Saturday, February 21, 2009

Makin' Maple Syrup-Part Two

I know what you are thinking... this is NOT Jed Clampett's whiskey still. It is our sap evaporator.

After collecting the sap, we bring it back to our evaporator. It is driven by a wood-burning stove. The wood comes from trees that were blown down in storms, etc... around Indianapolis. We pour the sap through a filter to strain out any unwanted debris (leaves, bugs, etc…). Then, we pour it into the evaporator. The sap will cook at a low boil for about 10-12 hours. We usually start a batch on a given day and finish it up the next. Some producers will stay with a batch until it has finished. Modern day facilities have machines that monitor the syrup and have automatic shut-offs. It takes a long time to remove the excess water in the form of steam from the sap. What will be left behind is concentrated sugars that eventually make syrup. True maple syrup has nothing added to it; it is pure sap collected from the tree and boiled. Nothing else.

After boiling for what seems forever on the evaporator and the sap has started to turn gold in color, we transfer it to a smaller finishing pan so we can watch it closely. A batch of syrup can be completely ruined if it burns at this time. We use a turkey cooker for our finishing pan. The syrup will cook for another 2 hours or so until it reaches 218 degrees F. We the perform a sheeting test, for thickness. If the syrup drips off the end of a metal scoop quickly, it is not thick enough. If it holds together to form a sugary sheet, it is ready. Lastly, we use a hydrometer, a special tool used to measure the specific gravity or density of the syrup, to check if it is at the right consistency.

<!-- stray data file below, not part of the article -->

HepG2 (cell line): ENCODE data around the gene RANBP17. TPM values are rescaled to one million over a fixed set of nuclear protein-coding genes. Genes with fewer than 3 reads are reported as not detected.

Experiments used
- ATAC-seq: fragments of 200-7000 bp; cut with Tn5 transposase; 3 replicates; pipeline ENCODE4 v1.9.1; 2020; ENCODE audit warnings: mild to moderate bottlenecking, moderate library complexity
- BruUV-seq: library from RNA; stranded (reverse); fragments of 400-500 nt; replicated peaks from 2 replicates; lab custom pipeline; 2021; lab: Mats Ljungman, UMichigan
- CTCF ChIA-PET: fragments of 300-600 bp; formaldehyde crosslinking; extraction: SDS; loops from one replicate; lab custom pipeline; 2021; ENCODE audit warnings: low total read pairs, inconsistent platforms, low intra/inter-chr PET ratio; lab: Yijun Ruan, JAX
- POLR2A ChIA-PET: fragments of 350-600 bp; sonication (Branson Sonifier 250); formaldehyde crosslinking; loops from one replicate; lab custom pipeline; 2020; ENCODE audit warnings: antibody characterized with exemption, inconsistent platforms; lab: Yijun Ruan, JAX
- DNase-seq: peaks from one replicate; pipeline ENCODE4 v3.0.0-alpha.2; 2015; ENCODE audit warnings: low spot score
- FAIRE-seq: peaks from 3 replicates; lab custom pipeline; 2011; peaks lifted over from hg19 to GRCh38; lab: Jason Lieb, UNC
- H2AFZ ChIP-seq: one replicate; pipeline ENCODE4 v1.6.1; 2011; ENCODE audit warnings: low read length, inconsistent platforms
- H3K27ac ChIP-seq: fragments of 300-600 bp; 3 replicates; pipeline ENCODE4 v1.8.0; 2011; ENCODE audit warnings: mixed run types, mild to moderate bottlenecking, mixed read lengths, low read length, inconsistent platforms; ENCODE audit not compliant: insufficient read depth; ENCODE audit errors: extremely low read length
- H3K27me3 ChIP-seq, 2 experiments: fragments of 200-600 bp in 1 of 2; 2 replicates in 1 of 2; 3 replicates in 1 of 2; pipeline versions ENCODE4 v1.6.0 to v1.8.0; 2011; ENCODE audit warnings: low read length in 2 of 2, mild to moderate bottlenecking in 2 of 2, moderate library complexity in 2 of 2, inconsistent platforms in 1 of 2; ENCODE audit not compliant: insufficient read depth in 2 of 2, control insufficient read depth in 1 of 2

If all the tests indicate it is ready, we will filter the syrup through three filters, then take it inside to bottle. We heat it up on the stove to 180 degrees F, then bottle it while it is still hot.

Here is an action shot of my two co-workers busily working while I am goofing off and taking pictures. :) Miranda Sears is in the foreground and Chris, Captain Sugar-Maker, is in the back checking the evaporator. And, yes, he insists on being called Captain Sugar-Maker.

We are currently taking reservations for school, scout and homeschool groups. These educational programs cover the history of making maple syrup and have lots of hands-on activities for children to enjoy. We also have a public maple syrup program on Saturday March 7th. You can register by calling the park at (317) 861-5167.

Friday, February 20, 2009

Makin' Maple Syrup

Right now, Southeastway Park is smack-dab in the middle of maple syrup season. Our syrup making season is February to mid-March. This means loooonnnnggg days of collecting sap, carrying wood and watching sap boil. And, I am a great sap-boilin'-watch'r, I tell you whut!

The process at Southeastway all starts with the Sugar Maple tree (Acer saccharum), one of autumn's most visually pleasing trees. This is the tree used traditionally in syrup making. Other maple species, hickories and tulip trees can be used to make syrup, but the other tree species have sap with a lower sugar content. Their sap contains around a 1% sugar content, so it will take 80 gallons of sap to make one gallon of syrup instead of the usual 40 gallons of sap needed from the sugar maple. The sugar maple has 2% to 3% sugar content in its sap.

I had to throw this picture in from Wikipedia showing the range of colors that can be observed in the sugar maple. Deep yellows, fiery reds, crimsons and even purples can grace the same tree in the fall.

We tap the trees in early February, when the nights are cold and the days are above freezing. These are the days when the sap runs the best. I will explain why in just a bit. Farther north, where it is a bit colder, production doesn’t start until late Feb-early March and runs into April.